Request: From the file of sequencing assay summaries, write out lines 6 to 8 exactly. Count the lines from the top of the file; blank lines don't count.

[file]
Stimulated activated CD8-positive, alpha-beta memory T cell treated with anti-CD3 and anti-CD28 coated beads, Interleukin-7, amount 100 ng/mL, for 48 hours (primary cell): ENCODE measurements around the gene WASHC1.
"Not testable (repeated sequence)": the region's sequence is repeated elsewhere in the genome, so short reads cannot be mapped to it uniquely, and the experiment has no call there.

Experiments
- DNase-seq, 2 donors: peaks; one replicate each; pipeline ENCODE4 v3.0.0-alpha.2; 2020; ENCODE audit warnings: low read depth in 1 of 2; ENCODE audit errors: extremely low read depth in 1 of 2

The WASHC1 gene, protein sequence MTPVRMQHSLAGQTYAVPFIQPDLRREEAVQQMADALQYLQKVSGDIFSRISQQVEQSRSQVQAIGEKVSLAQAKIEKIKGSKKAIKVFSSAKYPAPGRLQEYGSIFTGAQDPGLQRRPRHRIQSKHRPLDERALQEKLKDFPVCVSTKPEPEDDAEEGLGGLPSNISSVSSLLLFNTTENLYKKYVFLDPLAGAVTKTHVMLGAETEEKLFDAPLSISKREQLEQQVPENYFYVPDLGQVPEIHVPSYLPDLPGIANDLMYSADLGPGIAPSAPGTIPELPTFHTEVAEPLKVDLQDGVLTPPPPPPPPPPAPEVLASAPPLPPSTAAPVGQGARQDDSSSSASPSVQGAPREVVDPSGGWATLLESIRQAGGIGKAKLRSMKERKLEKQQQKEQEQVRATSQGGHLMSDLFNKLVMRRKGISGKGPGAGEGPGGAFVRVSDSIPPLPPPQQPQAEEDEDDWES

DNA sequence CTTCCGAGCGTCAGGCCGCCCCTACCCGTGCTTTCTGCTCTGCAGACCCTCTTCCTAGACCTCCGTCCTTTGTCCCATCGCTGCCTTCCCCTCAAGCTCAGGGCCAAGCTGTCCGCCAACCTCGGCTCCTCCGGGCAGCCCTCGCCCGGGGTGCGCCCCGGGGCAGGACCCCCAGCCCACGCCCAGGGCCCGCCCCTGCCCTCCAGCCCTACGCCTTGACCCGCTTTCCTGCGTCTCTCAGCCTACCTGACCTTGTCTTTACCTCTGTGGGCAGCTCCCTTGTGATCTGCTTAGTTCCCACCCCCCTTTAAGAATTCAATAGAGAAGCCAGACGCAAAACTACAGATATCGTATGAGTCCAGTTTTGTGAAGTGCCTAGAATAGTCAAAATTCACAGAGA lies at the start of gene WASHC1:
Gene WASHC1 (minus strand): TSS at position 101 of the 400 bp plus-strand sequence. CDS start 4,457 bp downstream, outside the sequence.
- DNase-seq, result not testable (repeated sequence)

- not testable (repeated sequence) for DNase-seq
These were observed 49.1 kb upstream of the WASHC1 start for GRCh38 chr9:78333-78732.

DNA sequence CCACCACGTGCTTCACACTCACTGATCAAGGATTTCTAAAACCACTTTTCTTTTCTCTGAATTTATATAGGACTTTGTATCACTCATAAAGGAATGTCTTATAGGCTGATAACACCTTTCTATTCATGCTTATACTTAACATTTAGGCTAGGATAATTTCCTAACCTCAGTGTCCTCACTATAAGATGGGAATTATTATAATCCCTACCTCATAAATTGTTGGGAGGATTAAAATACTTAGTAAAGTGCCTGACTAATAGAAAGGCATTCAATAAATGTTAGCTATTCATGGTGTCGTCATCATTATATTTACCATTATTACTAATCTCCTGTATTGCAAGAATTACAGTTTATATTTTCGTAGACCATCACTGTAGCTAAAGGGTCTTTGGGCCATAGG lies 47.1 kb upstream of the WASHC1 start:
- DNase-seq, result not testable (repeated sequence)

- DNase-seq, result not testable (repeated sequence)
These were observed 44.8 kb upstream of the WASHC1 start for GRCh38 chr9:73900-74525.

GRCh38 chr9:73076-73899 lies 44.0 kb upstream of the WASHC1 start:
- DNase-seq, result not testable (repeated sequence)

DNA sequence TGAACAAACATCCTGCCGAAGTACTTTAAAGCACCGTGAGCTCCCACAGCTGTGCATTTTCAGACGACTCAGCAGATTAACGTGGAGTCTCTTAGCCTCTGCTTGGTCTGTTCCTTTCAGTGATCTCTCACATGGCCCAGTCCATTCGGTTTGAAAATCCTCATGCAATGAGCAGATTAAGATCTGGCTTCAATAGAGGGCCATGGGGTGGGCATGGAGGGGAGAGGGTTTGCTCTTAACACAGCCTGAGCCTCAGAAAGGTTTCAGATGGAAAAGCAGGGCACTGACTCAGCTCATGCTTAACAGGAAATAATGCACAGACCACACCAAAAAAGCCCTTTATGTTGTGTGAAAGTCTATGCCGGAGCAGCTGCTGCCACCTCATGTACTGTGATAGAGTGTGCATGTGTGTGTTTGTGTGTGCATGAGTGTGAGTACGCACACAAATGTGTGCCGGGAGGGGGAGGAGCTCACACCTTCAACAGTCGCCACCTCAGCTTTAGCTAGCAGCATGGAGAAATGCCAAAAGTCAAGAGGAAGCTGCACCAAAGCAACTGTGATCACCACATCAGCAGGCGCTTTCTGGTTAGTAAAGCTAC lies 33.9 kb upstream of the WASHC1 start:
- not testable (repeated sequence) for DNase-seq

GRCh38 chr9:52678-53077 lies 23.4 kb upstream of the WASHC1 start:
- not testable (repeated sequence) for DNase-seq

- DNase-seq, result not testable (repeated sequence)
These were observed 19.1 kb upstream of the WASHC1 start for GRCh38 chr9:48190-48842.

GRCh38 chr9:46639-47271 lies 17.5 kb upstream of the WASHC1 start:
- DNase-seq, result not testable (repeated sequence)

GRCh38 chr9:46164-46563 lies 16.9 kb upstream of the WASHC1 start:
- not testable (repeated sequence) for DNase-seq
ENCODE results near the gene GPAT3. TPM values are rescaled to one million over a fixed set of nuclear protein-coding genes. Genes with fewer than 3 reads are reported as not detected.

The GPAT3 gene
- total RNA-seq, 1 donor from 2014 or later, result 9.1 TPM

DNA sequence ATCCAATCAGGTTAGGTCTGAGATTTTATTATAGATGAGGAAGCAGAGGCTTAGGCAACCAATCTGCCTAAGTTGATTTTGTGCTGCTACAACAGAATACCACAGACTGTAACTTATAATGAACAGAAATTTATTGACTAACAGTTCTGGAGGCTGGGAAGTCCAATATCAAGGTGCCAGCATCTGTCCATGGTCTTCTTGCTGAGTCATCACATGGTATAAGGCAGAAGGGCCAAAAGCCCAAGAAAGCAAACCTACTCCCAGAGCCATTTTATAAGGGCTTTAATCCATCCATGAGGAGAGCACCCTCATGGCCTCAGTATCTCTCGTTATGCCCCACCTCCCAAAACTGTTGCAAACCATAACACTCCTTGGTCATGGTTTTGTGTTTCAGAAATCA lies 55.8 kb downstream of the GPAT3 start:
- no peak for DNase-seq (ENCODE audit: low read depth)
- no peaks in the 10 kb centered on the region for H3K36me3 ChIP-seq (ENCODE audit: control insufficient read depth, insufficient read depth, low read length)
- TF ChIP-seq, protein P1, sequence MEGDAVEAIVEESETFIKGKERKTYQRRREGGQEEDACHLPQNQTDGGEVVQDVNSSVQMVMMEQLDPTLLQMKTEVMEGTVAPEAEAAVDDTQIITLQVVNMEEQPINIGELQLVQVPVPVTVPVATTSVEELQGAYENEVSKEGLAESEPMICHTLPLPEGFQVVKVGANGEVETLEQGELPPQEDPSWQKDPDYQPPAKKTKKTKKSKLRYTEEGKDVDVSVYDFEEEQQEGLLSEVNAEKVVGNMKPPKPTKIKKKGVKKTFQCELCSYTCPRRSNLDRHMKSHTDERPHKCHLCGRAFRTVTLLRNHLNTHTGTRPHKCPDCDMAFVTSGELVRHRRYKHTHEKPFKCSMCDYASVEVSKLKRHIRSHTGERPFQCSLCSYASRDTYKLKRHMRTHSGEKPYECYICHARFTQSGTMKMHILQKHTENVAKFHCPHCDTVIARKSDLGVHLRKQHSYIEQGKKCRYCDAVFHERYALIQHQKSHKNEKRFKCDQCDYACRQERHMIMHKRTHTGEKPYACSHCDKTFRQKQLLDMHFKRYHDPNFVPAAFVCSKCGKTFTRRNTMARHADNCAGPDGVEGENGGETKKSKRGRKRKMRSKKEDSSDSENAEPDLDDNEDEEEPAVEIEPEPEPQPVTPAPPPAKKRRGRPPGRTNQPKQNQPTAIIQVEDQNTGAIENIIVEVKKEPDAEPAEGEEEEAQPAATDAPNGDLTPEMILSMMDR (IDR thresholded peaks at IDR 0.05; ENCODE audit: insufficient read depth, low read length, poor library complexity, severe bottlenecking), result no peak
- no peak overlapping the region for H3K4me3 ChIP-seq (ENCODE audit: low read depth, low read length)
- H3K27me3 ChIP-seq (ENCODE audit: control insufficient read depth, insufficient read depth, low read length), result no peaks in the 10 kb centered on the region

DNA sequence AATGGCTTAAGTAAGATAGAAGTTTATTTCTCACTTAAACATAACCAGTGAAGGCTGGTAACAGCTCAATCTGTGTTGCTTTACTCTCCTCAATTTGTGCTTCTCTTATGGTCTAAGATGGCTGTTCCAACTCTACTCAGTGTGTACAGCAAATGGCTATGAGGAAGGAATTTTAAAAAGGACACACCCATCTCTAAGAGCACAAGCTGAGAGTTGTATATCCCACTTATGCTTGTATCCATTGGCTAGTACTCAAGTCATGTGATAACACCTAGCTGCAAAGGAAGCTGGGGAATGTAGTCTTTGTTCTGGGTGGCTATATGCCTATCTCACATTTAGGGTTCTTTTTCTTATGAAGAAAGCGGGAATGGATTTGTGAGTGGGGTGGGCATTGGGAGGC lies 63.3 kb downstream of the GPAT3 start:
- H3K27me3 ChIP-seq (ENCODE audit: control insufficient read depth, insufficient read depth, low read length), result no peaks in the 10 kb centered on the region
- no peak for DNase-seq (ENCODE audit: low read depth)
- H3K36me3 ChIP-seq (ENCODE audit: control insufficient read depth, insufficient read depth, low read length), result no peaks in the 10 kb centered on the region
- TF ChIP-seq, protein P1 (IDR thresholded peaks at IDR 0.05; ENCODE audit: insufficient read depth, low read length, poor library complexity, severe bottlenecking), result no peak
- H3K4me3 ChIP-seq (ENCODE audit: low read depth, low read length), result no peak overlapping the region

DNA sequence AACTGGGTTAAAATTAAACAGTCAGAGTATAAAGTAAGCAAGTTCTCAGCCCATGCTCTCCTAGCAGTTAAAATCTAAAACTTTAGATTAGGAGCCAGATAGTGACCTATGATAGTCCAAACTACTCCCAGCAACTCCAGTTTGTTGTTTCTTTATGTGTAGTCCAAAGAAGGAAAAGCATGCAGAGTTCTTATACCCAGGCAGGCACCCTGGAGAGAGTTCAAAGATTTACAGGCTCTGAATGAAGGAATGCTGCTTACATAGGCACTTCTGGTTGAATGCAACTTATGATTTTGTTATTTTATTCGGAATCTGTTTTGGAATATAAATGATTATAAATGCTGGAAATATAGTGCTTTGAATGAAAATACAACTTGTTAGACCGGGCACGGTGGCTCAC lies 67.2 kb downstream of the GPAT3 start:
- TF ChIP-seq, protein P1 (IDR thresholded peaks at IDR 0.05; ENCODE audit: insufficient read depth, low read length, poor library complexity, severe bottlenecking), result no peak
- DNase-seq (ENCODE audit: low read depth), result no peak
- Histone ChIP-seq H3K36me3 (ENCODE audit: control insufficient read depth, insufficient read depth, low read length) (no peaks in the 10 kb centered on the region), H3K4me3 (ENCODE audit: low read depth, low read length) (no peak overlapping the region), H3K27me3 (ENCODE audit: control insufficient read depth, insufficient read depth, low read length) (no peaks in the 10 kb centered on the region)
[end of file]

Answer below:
DNA sequence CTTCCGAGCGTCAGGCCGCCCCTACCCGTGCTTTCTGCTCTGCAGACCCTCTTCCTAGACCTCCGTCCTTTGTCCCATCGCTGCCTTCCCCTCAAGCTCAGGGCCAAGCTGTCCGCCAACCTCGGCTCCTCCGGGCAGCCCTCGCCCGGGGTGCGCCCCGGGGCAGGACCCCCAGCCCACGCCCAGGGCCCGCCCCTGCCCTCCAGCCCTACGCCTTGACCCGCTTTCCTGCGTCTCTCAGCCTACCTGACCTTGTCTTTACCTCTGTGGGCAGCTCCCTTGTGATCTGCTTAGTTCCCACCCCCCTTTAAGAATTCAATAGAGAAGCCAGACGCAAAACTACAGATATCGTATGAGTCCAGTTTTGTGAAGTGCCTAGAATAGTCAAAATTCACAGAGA lies at the start of gene WASHC1:
Gene WASHC1 (minus strand): TSS at position 101 of the 400 bp plus-strand sequence. CDS start 4,457 bp downstream, outside the sequence.
- DNase-seq, result not testable (repeated sequence)